Fly Fishing for Walleye
Inside the Outdoors, May 22
, 2015

Before I get into the main subject matter of today, I received an email that may be educational to readers of this column when it comes to the outdoors.

One man said he took his kids out to St. Vincent Lake and stated, “That place is packed full of fish.” One of his daughters, he said, made a fly pole out of a stick, tied some string to it and then a fly. Her dad said, “It worked just fine.”

There’s no doubt about the fact that there are plenty of fish in that lake. The Carp Master, Frank Miedel, caught 95 carp there one year. He did it on a catch and release basis, but was thrilled every time he hooked one of those giants. And they do get big out there.

As for what one may catch, there are additionally, crappie, channel catfish, bluegill, sunfish, bass, and maybe some others I have yet to be informed about.

He said he was using white dry flies. May I add wollybuggers? They seem to work well on a variety of species.

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While downtown Latrobe one day, an angler came up to me and told me he was catching small silver fish in the creek but had no idea what they were. “Most likely you are catching Creek Chubs,” I told him.

For those who wish to be educated on these fish, I went to the Internet and pulled up www.feps.edu. According to what it stated, “The Creek Chub is a common minnow. Its back is olive-colored; it has silvery sides, and has a long blackish-brown stripe down the side. It has rounded fins, and the dorsal (back) fin has eight spikes. Creek chubs can grow to 12 inches, but are usually much smaller.

This was interesting. “They prefer clear to slightly cloudy water with a gravel bottom. They like to be near beaver dams,” it said.

Many anglers use Creek Chubs for bait. According to the website, “They are preyed upon by Largemouth Bass, Kingfishers, Mergansers, and even large Creek Chubs!” I can’t help but feel the notorious Blue Heron might consider these fish a delicacy.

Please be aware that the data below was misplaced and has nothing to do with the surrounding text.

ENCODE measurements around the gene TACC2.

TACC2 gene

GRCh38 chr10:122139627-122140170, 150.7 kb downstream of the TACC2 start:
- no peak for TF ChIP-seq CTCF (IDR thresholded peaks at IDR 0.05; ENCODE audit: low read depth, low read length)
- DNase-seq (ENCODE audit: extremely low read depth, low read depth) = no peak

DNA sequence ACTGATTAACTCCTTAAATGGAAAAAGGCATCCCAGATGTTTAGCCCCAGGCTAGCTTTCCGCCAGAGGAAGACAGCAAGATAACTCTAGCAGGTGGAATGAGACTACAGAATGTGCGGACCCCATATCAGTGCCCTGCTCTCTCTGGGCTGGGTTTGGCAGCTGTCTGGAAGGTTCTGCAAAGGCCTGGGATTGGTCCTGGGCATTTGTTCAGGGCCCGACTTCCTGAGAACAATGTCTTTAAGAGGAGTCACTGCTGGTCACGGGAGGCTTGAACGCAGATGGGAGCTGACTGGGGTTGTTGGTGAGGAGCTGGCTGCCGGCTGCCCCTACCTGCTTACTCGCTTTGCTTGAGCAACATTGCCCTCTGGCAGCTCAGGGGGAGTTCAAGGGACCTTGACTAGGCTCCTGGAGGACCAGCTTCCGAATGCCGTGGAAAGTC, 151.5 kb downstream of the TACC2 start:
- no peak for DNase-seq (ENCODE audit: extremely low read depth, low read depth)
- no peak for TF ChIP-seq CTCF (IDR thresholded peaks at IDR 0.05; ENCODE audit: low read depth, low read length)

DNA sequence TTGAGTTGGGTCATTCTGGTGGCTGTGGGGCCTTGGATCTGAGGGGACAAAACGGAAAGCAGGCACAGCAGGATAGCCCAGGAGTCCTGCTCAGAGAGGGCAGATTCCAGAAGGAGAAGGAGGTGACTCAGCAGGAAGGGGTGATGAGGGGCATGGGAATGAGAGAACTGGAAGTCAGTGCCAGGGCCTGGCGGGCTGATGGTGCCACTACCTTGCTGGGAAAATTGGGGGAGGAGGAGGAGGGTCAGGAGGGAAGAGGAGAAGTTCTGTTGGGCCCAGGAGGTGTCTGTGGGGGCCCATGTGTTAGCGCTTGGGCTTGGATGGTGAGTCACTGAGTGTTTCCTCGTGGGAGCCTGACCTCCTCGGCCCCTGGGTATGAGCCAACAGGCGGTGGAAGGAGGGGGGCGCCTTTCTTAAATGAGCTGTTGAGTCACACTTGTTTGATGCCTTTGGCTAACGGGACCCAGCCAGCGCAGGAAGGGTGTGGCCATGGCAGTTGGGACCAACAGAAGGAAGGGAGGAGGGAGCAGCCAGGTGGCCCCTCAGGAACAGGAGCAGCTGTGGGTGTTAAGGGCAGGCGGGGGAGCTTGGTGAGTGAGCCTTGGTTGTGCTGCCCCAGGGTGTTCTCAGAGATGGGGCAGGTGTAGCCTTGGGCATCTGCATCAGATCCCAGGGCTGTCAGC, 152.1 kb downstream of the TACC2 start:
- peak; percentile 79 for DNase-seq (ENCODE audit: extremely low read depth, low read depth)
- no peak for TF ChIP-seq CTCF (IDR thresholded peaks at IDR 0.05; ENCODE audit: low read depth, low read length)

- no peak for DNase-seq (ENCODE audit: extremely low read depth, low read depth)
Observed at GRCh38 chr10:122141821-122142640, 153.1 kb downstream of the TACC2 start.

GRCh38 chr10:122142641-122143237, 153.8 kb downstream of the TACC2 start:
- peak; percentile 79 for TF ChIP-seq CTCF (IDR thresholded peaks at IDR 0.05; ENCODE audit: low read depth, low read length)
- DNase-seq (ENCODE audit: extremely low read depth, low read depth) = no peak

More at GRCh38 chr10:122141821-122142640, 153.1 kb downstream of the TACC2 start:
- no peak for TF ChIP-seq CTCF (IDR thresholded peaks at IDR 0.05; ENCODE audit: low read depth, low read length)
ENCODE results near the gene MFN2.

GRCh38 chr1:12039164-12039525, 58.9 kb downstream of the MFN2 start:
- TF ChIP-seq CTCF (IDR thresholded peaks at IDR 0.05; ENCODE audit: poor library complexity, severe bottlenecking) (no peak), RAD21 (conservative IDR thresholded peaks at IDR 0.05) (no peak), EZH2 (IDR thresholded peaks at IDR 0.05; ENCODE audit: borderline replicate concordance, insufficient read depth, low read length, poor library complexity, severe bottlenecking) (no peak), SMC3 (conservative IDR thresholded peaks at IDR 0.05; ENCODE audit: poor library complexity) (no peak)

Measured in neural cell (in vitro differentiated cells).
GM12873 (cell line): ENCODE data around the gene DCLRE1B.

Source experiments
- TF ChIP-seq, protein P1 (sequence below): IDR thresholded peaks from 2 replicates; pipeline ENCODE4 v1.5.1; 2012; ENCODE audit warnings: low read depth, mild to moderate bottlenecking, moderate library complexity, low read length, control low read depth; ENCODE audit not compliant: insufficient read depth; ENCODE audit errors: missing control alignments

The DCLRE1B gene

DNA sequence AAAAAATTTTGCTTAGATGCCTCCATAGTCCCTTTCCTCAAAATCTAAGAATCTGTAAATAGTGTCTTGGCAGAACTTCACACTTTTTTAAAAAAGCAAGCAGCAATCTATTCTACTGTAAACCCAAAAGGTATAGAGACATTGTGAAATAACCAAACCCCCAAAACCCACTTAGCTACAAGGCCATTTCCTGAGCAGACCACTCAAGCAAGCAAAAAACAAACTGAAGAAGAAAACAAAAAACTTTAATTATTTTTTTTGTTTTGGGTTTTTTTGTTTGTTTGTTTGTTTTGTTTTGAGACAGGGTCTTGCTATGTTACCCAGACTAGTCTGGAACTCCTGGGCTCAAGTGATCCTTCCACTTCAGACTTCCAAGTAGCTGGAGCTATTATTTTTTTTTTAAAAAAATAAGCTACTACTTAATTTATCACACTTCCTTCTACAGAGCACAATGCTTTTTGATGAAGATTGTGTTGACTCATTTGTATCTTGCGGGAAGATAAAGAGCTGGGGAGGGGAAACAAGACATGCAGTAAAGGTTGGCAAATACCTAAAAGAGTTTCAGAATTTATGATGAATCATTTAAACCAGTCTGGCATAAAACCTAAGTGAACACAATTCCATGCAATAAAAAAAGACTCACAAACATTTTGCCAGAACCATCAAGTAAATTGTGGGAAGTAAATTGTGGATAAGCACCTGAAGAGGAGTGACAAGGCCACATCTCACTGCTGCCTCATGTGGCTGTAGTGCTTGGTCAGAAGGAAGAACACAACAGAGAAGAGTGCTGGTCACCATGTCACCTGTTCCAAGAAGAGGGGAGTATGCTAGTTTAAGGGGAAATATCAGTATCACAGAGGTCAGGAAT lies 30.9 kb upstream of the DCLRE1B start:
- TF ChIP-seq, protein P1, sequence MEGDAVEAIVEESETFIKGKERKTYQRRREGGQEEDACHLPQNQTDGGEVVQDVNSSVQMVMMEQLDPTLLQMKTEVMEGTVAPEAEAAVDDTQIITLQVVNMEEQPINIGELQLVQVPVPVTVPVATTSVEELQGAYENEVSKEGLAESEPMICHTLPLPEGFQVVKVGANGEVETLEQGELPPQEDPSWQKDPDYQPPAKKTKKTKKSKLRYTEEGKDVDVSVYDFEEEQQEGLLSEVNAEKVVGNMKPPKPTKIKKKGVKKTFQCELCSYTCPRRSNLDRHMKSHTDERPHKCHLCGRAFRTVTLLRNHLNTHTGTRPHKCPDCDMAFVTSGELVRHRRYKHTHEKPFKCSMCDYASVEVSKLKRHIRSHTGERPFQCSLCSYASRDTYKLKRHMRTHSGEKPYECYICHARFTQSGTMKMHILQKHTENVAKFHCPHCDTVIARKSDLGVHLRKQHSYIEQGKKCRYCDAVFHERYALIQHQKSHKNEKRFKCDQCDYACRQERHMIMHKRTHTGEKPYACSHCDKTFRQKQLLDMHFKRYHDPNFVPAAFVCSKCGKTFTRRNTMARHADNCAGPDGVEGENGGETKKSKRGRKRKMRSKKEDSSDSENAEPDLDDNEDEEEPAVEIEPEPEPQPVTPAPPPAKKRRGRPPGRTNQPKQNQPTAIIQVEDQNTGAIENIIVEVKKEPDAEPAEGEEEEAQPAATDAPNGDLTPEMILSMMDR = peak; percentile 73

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Fishing for walleye using bait can be a frustrating experience. Leeches are one of the prime foods used for such purposes. Walleye can suck one of those black wiggly creatures right off one’s hook faster than one can say “three eggs in a basket.” Then it’s re-bait time only to go through the same rig-a-ma-roll frustrations all over again.

Why not try a new approach this time and fly fish for this tasty gamefish? Grab a light to medium action rod that has some play to the top of the rod and tie on a fly instead of worm, leech or minnow. Of course, fly fishermen, use fly rods and all the required equipment that comes with that phase of the sport.

Actual fly anglers should use an 8 and one-half to nine and one-half length rods with 5 to 7-weighted lines. Sinking lines are recommended. Attach a 6 foot tapered leader. Tippets can be 4 to 12 pound test.

“What is a tippet,” one may ask?

A tippet is line attached to the leader that has been attached to the fly line. In other words, one starts out with backing line on the reel, fly line, and a tapered leader. When the leader’s diameter gets too wide and the line won’t fit into the fly’s eye of the hook, a smaller line needs to be tied to the leader to enable the fly to be attached. Such a line is called a tippet.

According to Larry Tullis , Cabela’s, expert on the subject, “Walleye like to eat minnows, crayfish and leeches, so small flies are seldom used. The Inverted Zonker in size 4 is my first choice. It’s tied upside down, with a weighted belly so the hook point rides up and is less likely to get snagged on rocks or debris on the bottom. Use yellow, white and chartreuse during the day and darker colors like black, olive or purple in low lit situations.”

He goes on to state, “In deeper water, fast sinking flies like the Clouser Minnows do very well in chartreuse and white and black, natural minnow colors.” Wooly Buggers work well, too. The difference between the ones used for trout and that for walleye is that the latter have a twister tail instead of marabou. Third, he recommended wiggle-type bugs.

“Wiggle Bugs, with their foam back and diving lip, swim in serpentine motion like a crankbait,” Tullis said. “They’re naturally snag-resistant, and perfect for fishing deep in rocky or stick-filled waters.”

Since this is early walleye, saugeye, or sauger seasons, now is the time to try for walleye using flies. Once winter rolls around, get ‘em back out. They are great for ice fishing, too.


- Paul J. Volkmann
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